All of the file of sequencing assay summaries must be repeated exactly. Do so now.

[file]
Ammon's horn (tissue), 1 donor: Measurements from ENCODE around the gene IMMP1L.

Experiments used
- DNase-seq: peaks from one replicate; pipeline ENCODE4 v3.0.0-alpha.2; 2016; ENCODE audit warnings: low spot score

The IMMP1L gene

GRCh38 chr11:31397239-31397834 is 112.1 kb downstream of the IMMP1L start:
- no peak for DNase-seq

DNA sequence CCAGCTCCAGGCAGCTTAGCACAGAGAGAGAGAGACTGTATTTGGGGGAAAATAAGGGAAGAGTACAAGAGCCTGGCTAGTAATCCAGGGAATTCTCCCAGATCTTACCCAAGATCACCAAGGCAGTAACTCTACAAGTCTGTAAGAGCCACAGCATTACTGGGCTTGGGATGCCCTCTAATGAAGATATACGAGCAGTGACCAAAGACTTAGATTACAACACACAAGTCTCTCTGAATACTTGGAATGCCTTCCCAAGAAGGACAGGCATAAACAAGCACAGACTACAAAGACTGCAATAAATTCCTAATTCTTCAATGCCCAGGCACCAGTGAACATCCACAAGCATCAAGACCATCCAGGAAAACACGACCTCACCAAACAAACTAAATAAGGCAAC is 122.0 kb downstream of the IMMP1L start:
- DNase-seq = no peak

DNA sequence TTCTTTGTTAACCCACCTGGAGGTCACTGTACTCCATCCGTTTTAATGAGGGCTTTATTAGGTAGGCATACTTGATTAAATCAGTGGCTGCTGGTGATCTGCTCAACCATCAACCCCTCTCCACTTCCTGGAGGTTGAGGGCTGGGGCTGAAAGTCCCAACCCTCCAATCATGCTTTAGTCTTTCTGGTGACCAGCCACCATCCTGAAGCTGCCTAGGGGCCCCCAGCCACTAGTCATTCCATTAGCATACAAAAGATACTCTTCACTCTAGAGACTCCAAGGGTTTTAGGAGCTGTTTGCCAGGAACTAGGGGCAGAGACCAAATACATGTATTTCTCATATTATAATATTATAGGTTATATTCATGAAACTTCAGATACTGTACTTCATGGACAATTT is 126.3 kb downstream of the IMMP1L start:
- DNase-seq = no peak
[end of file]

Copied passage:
Ammon's horn (tissue), 1 donor: Measurements from ENCODE around the gene IMMP1L.

Experiments used
- DNase-seq: peaks from one replicate; pipeline ENCODE4 v3.0.0-alpha.2; 2016; ENCODE audit warnings: low spot score

The IMMP1L gene

GRCh38 chr11:31397239-31397834 is 112.1 kb downstream of the IMMP1L start:
- no peak for DNase-seq

DNA sequence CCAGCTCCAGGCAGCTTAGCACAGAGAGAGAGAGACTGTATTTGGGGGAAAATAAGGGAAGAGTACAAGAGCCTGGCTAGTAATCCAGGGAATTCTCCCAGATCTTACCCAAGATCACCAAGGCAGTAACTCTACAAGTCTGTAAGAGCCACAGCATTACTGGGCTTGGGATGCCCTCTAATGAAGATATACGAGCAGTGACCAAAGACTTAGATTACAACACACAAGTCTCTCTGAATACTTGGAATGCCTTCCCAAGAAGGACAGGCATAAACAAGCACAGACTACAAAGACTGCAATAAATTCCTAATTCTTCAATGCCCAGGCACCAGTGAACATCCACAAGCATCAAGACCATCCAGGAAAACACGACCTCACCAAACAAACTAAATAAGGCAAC is 122.0 kb downstream of the IMMP1L start:
- DNase-seq = no peak

DNA sequence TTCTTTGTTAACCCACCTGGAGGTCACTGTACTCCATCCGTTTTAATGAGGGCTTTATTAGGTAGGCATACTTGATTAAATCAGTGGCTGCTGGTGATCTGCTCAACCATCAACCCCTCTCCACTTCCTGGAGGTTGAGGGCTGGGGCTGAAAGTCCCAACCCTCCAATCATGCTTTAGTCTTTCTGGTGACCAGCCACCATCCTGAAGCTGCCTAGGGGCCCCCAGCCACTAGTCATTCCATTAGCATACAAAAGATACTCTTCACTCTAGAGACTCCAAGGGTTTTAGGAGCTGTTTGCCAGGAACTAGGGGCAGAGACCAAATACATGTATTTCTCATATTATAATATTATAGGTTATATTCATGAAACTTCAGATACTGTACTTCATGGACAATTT is 126.3 kb downstream of the IMMP1L start:
- DNase-seq = no peak